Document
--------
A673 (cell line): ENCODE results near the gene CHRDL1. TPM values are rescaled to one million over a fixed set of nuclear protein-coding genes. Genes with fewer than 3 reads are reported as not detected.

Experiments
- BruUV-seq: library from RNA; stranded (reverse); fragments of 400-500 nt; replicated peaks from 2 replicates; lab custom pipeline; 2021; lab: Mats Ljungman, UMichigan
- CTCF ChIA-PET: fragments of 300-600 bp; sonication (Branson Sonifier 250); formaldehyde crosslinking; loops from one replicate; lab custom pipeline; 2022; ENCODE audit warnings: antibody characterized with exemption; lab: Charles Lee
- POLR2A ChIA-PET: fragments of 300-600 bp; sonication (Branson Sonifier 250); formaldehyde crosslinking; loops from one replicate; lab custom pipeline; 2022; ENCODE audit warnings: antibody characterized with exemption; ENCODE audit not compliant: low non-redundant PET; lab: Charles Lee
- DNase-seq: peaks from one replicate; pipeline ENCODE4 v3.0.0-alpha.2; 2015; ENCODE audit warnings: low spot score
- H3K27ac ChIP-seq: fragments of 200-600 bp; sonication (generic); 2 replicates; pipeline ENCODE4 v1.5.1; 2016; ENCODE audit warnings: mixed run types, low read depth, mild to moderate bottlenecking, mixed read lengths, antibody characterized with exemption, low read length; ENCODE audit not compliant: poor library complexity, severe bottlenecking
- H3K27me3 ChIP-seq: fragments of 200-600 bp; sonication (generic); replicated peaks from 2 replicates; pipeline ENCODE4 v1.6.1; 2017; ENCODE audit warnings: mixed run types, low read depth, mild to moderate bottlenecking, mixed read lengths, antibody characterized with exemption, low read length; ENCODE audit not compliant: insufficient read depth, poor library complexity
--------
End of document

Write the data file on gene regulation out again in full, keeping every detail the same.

A673 (cell line): ENCODE results near the gene CHRDL1. TPM values are rescaled to one million over a fixed set of nuclear protein-coding genes. Genes with fewer than 3 reads are reported as not detected.

Experiments
- BruUV-seq: library from RNA; stranded (reverse); fragments of 400-500 nt; replicated peaks from 2 replicates; lab custom pipeline; 2021; lab: Mats Ljungman, UMichigan
- CTCF ChIA-PET: fragments of 300-600 bp; sonication (Branson Sonifier 250); formaldehyde crosslinking; loops from one replicate; lab custom pipeline; 2022; ENCODE audit warnings: antibody characterized with exemption; lab: Charles Lee
- POLR2A ChIA-PET: fragments of 300-600 bp; sonication (Branson Sonifier 250); formaldehyde crosslinking; loops from one replicate; lab custom pipeline; 2022; ENCODE audit warnings: antibody characterized with exemption; ENCODE audit not compliant: low non-redundant PET; lab: Charles Lee
- DNase-seq: peaks from one replicate; pipeline ENCODE4 v3.0.0-alpha.2; 2015; ENCODE audit warnings: low spot score
- H3K27ac ChIP-seq: fragments of 200-600 bp; sonication (generic); 2 replicates; pipeline ENCODE4 v1.5.1; 2016; ENCODE audit warnings: mixed run types, low read depth, mild to moderate bottlenecking, mixed read lengths, antibody characterized with exemption, low read length; ENCODE audit not compliant: poor library complexity, severe bottlenecking
- H3K27me3 ChIP-seq: fragments of 200-600 bp; sonication (generic); replicated peaks from 2 replicates; pipeline ENCODE4 v1.6.1; 2017; ENCODE audit warnings: mixed run types, low read depth, mild to moderate bottlenecking, mixed read lengths, antibody characterized with exemption, low read length; ENCODE audit not compliant: insufficient read depth, poor library complexity